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CHATTANOOGA. Perhaps cities are among our best architects of memory. Afterall, cities are places that offer an intentional public realm to reveal what we value. Such places speak to us if we roll or stroll by slowly and just look.
One of the most poignant of such memorials is a new mural near downtown Chattanooga created by artist Kevin Bate. The ‘fallen five,’ as they are fondly spoken of by locals, line up side-by-side like framed photos their families’ might have on the mantel.
The five brave men are Sergeant Carson Holmquist, Navy Petty Officer Second Class Randall Smith, Gunnery Sergeant Thomas Sullivan, Lance Corporal Squire Skip Wells, and Staff Sergeant David Wyatt.
This weekend, July 16 to be exact, marked the one-year anniversary of the tragic shooting of the five servicemen when a gunman attacked their various training and recruitment centers in Chattanooga. Their heroism saved countless other lives that day, no doubt. On Saturday, families of the five men attended numerous formal ceremonies, and they also gathered at the mural where the children looked up at their fathers in literal and emotional gesture. In the evening, an illumination ceremony was held. For those of us who call Chattanooga home, it was a moving scene as the families clearly engaged with the artwork.
The mural reflects a serious personal commitment for artist Kevin Bate. It was a volunteer project supported by donations. Behr paint, for example, offered whatever products he needed. When pushed for some estimate on the scope of that commitment, Bate estimates he must have spent around 300 hours painting up on the scaffolding over the past year. The project was completed one soldier at a time and finished only a few weeks ago. The project involved more hours than putting brush to wall, as it included working with volunteers to pressure wash the building and prime the porous surface. There was time setting up scaffolding safely by the busy roadway, and time sketching out the profiles and backdrops. There was also meaningful time spent talking to those who happen by and have questions, and those who made the murals a personal pilgrimage.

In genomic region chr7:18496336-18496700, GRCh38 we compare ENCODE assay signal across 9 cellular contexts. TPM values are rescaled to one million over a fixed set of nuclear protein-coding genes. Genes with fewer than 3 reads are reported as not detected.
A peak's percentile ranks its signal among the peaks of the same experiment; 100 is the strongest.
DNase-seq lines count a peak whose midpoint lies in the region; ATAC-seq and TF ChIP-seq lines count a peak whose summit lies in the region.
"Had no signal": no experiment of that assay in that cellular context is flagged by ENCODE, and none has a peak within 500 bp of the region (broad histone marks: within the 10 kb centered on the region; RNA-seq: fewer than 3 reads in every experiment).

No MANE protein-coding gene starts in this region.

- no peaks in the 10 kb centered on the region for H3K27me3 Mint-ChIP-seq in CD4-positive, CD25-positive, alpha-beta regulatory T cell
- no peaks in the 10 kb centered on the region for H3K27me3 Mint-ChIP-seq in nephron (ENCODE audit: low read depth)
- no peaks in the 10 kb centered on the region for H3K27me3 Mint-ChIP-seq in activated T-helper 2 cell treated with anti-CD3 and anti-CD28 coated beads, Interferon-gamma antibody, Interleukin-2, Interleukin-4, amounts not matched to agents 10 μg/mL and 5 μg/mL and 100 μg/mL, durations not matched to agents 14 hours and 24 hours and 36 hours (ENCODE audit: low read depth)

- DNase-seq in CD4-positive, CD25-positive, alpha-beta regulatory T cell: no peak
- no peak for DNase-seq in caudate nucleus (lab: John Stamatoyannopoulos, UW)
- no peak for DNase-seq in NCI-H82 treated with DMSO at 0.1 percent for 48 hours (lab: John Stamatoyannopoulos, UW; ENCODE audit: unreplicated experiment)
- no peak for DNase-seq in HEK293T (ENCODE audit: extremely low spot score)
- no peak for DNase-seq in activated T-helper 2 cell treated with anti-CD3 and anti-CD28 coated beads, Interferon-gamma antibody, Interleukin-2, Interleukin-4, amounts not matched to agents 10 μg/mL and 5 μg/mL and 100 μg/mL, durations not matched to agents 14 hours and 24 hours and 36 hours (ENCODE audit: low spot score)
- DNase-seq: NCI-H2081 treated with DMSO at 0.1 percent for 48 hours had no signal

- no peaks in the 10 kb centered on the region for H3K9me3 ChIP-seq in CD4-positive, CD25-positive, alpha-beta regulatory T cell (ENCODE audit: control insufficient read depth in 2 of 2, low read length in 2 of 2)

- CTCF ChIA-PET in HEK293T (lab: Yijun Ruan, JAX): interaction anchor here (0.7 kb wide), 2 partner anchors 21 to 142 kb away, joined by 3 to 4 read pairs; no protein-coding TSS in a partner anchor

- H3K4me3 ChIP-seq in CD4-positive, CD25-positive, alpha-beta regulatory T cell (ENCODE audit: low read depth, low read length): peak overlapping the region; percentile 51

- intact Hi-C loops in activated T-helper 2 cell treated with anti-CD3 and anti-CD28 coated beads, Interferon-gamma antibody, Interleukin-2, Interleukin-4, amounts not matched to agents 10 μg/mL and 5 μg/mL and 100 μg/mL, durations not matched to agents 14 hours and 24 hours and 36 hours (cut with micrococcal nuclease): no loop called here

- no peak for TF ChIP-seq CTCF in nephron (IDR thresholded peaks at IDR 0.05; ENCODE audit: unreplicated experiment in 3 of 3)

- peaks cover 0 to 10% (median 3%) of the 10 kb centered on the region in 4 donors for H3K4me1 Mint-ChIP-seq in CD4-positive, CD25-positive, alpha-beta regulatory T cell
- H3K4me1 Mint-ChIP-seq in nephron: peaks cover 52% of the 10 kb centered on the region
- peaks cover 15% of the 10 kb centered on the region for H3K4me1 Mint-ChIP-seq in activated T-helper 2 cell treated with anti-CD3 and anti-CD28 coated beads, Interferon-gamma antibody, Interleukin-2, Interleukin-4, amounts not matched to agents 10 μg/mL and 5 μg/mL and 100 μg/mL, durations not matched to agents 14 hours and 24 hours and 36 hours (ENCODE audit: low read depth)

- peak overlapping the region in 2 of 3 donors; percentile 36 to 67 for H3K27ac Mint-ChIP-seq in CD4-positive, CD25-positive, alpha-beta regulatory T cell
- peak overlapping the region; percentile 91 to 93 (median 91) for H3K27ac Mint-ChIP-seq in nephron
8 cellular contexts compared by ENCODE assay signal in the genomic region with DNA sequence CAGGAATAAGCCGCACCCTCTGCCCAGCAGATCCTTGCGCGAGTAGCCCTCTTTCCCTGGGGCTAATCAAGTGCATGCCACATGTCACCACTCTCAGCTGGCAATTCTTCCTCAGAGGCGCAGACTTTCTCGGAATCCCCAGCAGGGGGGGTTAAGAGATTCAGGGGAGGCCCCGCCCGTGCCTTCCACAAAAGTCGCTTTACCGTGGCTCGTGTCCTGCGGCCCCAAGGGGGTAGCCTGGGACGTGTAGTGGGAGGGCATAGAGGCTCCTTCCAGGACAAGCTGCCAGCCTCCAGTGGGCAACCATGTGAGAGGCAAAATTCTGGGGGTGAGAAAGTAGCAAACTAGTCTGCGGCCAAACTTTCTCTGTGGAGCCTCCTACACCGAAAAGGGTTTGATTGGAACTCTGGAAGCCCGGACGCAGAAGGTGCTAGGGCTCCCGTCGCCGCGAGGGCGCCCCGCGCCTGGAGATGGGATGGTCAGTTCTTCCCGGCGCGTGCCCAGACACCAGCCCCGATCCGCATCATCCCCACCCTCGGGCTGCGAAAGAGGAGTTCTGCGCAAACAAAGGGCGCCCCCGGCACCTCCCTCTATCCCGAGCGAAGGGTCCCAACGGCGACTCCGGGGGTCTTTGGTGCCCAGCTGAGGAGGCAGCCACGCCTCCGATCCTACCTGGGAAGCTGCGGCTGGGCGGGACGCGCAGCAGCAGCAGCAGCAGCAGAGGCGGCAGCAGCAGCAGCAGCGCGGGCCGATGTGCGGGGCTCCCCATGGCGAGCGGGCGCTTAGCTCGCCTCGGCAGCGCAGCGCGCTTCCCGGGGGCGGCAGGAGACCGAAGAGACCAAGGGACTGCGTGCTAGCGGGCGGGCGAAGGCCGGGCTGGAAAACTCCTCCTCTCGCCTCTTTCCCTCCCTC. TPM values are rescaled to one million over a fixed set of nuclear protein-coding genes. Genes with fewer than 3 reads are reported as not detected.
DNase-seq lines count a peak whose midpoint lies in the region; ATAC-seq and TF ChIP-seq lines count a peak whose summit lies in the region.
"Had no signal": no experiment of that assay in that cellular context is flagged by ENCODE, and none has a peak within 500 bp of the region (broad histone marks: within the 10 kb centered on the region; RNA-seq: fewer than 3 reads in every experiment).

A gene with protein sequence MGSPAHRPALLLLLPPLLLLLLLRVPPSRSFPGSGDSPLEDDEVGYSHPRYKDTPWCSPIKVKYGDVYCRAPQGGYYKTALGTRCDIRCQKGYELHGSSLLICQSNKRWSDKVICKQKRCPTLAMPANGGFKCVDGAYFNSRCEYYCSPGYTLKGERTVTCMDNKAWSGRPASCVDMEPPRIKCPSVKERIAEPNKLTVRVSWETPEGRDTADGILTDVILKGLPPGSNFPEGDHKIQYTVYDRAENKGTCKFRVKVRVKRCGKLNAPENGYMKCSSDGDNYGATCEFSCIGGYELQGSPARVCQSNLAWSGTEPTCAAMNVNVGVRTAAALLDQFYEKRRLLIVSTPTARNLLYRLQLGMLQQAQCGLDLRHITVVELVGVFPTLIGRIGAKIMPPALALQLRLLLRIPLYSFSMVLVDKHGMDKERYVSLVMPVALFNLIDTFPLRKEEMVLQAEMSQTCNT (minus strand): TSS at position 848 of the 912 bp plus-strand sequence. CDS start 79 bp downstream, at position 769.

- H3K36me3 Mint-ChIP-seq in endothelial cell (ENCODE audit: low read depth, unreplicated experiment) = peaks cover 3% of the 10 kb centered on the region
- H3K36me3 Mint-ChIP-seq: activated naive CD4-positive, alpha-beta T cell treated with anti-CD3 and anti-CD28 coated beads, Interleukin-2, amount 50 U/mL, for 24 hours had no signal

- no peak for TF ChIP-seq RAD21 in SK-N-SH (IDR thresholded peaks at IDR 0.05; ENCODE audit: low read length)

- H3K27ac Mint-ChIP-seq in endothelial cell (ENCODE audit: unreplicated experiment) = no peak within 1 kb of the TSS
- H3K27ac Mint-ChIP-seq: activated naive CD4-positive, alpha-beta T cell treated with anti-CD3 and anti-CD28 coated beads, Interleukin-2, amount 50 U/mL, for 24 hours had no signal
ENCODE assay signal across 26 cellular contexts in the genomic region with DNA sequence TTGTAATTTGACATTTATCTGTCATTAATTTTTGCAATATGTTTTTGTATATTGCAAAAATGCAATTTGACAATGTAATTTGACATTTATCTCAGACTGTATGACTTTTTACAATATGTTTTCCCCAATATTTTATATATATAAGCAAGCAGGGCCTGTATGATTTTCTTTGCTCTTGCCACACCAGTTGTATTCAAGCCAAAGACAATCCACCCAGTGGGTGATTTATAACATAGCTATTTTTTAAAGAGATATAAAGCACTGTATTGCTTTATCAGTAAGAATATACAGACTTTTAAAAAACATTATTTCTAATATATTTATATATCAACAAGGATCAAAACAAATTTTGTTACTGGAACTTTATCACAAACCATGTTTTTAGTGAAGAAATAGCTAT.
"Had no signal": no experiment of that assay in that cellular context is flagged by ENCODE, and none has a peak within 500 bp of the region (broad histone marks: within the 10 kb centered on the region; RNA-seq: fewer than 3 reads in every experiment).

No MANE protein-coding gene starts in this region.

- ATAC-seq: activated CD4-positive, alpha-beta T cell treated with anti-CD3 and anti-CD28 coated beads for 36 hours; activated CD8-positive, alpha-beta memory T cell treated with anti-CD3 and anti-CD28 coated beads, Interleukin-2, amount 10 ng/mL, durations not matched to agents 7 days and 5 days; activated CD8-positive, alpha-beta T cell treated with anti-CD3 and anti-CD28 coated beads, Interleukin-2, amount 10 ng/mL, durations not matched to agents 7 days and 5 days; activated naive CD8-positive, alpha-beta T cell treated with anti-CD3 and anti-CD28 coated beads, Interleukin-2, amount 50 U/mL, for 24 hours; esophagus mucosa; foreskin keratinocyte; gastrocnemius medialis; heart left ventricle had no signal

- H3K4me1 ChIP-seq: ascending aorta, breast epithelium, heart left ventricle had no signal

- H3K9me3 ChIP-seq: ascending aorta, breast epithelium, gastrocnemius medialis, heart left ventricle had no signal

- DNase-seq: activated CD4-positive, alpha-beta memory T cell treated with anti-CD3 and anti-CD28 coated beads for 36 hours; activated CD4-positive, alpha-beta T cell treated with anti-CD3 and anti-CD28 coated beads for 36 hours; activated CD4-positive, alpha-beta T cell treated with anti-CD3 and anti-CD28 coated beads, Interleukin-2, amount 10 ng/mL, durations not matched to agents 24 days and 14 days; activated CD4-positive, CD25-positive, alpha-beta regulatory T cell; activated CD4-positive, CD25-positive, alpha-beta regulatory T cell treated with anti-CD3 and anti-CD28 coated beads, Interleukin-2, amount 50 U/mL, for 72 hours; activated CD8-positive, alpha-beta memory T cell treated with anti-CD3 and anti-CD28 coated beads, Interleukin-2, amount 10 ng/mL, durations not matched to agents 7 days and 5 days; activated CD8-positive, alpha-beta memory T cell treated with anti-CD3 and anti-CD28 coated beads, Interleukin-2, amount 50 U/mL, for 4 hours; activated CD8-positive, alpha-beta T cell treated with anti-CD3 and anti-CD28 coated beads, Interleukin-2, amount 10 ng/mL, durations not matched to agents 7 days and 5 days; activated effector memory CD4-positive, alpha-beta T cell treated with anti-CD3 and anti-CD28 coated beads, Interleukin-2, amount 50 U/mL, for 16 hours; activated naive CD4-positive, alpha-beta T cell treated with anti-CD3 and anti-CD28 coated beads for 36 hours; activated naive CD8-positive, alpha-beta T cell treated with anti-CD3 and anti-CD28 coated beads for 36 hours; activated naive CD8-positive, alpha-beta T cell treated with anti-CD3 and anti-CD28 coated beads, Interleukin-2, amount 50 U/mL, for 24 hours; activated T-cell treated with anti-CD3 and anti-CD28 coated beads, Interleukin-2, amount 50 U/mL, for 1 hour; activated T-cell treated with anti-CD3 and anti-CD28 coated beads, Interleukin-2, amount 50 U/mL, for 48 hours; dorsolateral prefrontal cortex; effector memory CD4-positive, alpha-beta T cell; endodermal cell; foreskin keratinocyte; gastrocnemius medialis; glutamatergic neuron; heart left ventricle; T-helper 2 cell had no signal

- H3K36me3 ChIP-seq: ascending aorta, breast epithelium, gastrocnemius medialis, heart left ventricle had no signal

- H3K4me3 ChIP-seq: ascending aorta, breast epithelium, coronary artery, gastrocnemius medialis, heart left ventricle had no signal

The artist said he wanted to make sure the five heroes were remembered; he said his goal was really that simple. So, we encourage you to stop by and pay respects next time you are in the area.
Hear directly from Kevin Bate about the project and the families who became engaged in the project. Chattanooga’s public tv station, WTCI, created a documentary about the fallen five project you can view HERE, called “For the Fallen.”
Several years ago Bate added a depiction of Dr. Martin Luther King, Jr. on the street that bears his name. That mural is at the corner of MLK Boulevard and Peeples Street next door to the Chattanooga Urban League. The fallen five McCallie Avenue mural is positioned at the edge of the historic Highland Park neighborhood and is part of a broader mural project Bate began two summers ago. Numerous other professional artists have participated in the vision known as The McCallie Walls Mural Project, now a design destination for those traveling through the city. This summer The Refindery shop, also located on McCallie, got a second mural on the side of its building by a guest artist from Australia, Harriet McKay. Go check out the mural, and The Refindery is one of our favorite places to find unique home furnishings.
I asked Kevin, ‘what comes next?’ after such an epic project. Of course he’s busy with smaller commissions, but he said his dream would be to create a permanent mural of Samuel L. Jackson in Chattanooga. Jackson, the actor who hails from Chattanooga, came back home last summer to participate as a keynote speaker at the ‘Chattanooga Strong’ ceremony that galvanized the community after the shocking tragedy. With many others, he helped raise a large sum of funds to assist the young widows and their children. Some locals may recall the first mural Bates did in town was of Samuel L. Jackson on a building slated for demolition, the old Discoteca. That temporary mural was part of an exercise in engaging mural artists and street artists in a community synergy.
Social media is one of the best ways to keep up with Bates’ projects or to connect with him about a commission. Visit Facebook.com/GoodwithFaces. We agree, Kevin Bates is, indeed, good with faces.